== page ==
When it comes to the upper echelons of high-performance cars, they are defined by three main categories – sports car, supercar, and hypercar.
Over time, the lines between these classifications became blurred – with terms such as “ultra car” and “megacar” also making their way to the surface.
However, buying the newest Porsche doesn’t necessarily mean you’ll have a supercar – and reaching 100km/h in a few seconds does not always make your ride a hypercar.
The traditional sports car can be classified as an upgraded version of a normal car that offers a higher output, better handling, and more dynamic design when compared to the standard model.
These cars are usually pricier than their tamer siblings and offer a more rewarding and engaging driving experience.
Sports cars can be used as daily drivers, too, while their power levels can be exploited by most drivers – unlike supercars and hypercars.
Sports cars aren’t necessarily expensive or all that fast, however – think Toyota GT 86 – but are generally the top-of-the-line specification in their respective model range.
For brands like Porsche who focus exclusively on high-performance vehicles, their entry-level options can be considered sports cars.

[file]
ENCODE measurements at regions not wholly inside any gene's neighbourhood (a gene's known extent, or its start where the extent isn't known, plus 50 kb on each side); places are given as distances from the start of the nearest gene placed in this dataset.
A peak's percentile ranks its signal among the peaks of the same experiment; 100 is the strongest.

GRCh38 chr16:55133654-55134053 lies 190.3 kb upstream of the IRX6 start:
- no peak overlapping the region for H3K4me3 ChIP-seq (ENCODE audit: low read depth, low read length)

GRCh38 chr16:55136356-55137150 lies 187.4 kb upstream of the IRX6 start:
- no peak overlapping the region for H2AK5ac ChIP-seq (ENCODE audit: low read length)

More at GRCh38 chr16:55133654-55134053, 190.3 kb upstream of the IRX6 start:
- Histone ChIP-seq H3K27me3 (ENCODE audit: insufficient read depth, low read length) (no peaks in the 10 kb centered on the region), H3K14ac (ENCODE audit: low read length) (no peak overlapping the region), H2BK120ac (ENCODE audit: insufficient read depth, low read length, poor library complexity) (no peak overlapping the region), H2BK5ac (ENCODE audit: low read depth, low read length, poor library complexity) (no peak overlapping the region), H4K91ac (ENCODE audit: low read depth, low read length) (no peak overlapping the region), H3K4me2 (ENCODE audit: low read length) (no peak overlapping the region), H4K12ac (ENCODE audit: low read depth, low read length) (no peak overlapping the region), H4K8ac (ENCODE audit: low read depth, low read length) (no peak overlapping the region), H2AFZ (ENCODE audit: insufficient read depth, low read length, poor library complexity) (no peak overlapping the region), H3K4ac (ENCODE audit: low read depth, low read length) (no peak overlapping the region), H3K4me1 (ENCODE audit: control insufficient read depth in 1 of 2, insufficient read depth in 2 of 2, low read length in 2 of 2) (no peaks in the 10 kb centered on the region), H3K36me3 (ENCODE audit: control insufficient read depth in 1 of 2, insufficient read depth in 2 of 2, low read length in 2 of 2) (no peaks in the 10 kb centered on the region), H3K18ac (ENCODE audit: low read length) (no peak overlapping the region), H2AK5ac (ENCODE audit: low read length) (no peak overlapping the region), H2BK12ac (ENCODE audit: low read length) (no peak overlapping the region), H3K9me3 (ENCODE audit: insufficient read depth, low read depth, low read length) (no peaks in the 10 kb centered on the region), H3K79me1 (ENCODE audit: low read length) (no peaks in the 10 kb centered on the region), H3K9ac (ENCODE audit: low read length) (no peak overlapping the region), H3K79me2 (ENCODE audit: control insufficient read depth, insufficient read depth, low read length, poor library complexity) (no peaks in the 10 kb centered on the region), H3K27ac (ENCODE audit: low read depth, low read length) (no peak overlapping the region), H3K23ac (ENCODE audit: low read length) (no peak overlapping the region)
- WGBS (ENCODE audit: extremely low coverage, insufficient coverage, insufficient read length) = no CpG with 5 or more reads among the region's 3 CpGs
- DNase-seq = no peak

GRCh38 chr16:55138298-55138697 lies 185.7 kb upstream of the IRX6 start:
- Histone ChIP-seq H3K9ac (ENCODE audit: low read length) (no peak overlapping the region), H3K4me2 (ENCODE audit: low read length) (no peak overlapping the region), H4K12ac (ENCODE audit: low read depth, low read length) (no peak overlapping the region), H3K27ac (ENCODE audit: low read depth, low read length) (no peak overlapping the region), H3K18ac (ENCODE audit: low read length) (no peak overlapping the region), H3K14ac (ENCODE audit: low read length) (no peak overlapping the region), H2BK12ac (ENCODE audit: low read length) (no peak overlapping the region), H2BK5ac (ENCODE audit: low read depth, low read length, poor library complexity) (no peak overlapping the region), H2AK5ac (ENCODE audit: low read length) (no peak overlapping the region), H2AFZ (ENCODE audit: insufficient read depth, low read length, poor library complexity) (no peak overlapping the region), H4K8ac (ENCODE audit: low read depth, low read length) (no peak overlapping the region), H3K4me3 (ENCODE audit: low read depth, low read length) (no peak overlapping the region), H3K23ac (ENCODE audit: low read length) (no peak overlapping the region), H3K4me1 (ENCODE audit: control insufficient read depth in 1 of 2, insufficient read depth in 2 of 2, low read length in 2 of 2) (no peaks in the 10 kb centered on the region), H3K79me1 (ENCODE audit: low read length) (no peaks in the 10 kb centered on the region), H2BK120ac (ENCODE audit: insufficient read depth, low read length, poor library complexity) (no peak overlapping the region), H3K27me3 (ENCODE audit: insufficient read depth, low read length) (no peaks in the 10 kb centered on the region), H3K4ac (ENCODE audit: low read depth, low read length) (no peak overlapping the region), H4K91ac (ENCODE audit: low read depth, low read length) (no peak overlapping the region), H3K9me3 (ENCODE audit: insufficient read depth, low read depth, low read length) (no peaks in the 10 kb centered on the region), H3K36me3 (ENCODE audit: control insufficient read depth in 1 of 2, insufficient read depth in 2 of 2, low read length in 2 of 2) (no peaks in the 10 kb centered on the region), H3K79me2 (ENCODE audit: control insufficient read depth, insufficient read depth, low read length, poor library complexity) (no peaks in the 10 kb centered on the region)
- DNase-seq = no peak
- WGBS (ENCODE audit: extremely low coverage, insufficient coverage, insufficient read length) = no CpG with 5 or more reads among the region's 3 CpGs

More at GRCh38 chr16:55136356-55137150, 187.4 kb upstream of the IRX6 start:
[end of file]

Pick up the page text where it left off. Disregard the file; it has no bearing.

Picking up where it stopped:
Supercars are visually much more dramatic than sports cars, with huge air intakes, aggressive lines, low ground clearance, and expensive materials such as forged carbon fibre.
They are usually built as a special model, too, rather than being an upgraded version of a standard road car.
Supercars are often mid-engined and generally produce more power than sports cars, with specially-built setups that help them achieve far better handling and performance than sports cars.
While supercars can’t always be considered “rare”, they are usually produced in far fewer numbers than sports cars – and demand higher price tags.
Hypercars represent the pinnacle of car technology, boasting only the most cutting-edge materials, highest levels of performance, and no-compromise aerodynamics.
These cars are more advanced than supercars in almost every way and will need a professional driver and lots of space – such as a race track – to deliver their full potential.
Hypercars push the boundaries of what is currently possible and often achieve mind-boggling results, such as sub-2.5-second 0-100km/h sprints and 400km/h top speeds.
As a result, hypercars are only reserved for the handful of high-net-worth individuals who can afford them – and even then it can be a struggle finding one.
Examples of hypercars include the Pagani Huayra, Bugatti Chiron Supersport, and Aston Martin Valkyrie.